Conflict

US hate crimes are surging after Trump's win. The same thing happened after Obama's election.

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Krystina Robinson of Las Vegas carries a placard in protest against the election of Donald Trump, near the Trump Hotel and Tower in Las Vegas.

Krystina Robinson of Las Vegas carries a placard in protest against the election of Donald Trump, near the Trump Hotel and Tower in Las Vegas.

Credit:

David Becker/Reuters

The Southern Poverty Law Center has recorded more than 400 incidents of harassment and hate in the first six days since Donald Trump won the US presidential election.

The civil rights group, based in Montgomery, Alabama, has set up a forum on its website for people to report incidents. It’s also been collating media reports from across the country.

The SPLC can’t verify them all independently, but it does seek out police confirmation. It has weeded out some false claims, including one from a woman who falsely claimed that her hijab was forcibly removed.

“But still,” says Mark Potok, a senior fellow with the SPLC, “I think it’s indisputable that we’re seeing a big rash of hate crimes and hate incidents — kind of lesser crimes — that are directly related to the election of Donald Trump.”

“We’ve heard of lots and lots of reports of Muslim kids being bullied,” says Potok. “We have heard reports of black people being attacked, of being screamed at, told to go — quote — 'go back to Africa,' that kind of thing. Similar things said to other foreigners.”

“We don’t know exactly how this compares to prior periods,” he adds. “But I can say on an anecdotal basis, we haven’t seen anything like this since the morning after Barack Obama was first elected, as our first black president. Back then we saw a similar rash of angry incidents and hate crimes across the country.”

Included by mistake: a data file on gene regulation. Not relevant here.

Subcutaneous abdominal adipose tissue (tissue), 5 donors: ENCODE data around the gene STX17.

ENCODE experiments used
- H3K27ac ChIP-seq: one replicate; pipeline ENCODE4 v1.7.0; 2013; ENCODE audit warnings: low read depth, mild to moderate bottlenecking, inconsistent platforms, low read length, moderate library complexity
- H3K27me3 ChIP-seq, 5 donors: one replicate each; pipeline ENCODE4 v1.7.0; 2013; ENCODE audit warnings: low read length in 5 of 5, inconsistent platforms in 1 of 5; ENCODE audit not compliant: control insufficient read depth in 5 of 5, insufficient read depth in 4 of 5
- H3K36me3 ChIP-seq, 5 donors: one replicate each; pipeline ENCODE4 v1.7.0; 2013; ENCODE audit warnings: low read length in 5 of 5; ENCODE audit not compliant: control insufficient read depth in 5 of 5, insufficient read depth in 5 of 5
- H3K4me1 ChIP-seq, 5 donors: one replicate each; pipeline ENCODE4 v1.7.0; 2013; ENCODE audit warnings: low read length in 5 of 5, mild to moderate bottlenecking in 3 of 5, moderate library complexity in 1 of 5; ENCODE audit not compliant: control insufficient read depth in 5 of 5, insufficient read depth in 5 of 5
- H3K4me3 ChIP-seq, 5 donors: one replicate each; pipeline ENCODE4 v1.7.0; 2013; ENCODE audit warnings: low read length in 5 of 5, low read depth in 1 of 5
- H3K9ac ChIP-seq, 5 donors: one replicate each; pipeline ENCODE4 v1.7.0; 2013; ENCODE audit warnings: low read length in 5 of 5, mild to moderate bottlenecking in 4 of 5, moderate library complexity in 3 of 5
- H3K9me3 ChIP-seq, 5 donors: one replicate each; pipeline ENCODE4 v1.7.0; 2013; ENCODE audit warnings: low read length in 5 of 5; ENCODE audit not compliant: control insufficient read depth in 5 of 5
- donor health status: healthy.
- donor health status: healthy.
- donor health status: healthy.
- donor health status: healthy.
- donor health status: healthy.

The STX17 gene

President-elect Trump — apparently surprised by these incidents, although his campaign should be used to charges of racism by now — has called on people to stop. He has said he wants to "bind the wounds of division." But Potok is skeptical.

“[It’s] a day late and a dollar short,” says Potok. “The man has spent the better part of a year and a half doing precisely the opposite.”

“You know it’s all very nice that Donald Trump has become a no-hate guy, opposed to violence,” he adds, “but it seems awfully late in the game.”

The SPLC has also received a huge surge in calls from people wanting to support the organization or volunteer to help. “It’s all hands on deck here. We’re getting an enormous number of phone calls, and other contacts. There are really huge numbers of people who want to do something.”

Potok expects "this rash of hate crimes to diminish in the next couple of weeks. We certainly don’t know that for sure. But a comparison it seems to me is with what happened in the UK immediately after the Brexit vote to leave the European Union.” After the Brexit referendum, the UK experienced a spate of hate crimes and other incidents against immigrants and minorities for a couple of weeks.

“If this trend doesn’t stop, we are really in deep trouble.”

In Conflict & JusticeConflictJusticePoliticsElection 2016.

Tagged: United States of America.